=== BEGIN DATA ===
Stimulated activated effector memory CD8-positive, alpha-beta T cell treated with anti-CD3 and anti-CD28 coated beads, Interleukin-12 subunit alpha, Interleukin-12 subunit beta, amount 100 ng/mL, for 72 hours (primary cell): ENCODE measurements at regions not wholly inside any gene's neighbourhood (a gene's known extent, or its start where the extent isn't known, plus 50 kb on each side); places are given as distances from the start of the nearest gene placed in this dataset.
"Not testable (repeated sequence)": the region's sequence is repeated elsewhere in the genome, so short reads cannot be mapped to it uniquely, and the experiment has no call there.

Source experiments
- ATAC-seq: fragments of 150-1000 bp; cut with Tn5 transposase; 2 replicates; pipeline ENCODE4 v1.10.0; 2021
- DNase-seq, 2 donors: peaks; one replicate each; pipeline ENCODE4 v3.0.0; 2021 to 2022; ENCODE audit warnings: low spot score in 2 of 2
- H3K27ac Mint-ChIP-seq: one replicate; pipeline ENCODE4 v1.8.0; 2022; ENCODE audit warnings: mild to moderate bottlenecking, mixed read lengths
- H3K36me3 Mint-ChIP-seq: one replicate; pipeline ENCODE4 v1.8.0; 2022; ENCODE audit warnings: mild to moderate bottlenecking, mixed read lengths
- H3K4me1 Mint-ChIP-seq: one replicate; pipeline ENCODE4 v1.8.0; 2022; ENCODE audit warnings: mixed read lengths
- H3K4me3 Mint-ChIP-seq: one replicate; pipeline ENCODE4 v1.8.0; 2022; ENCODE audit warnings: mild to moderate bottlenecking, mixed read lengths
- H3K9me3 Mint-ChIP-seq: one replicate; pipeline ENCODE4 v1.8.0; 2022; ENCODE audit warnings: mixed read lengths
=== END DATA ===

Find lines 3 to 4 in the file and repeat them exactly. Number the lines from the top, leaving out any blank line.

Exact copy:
Source experiments
- ATAC-seq: fragments of 150-1000 bp; cut with Tn5 transposase; 2 replicates; pipeline ENCODE4 v1.10.0; 2021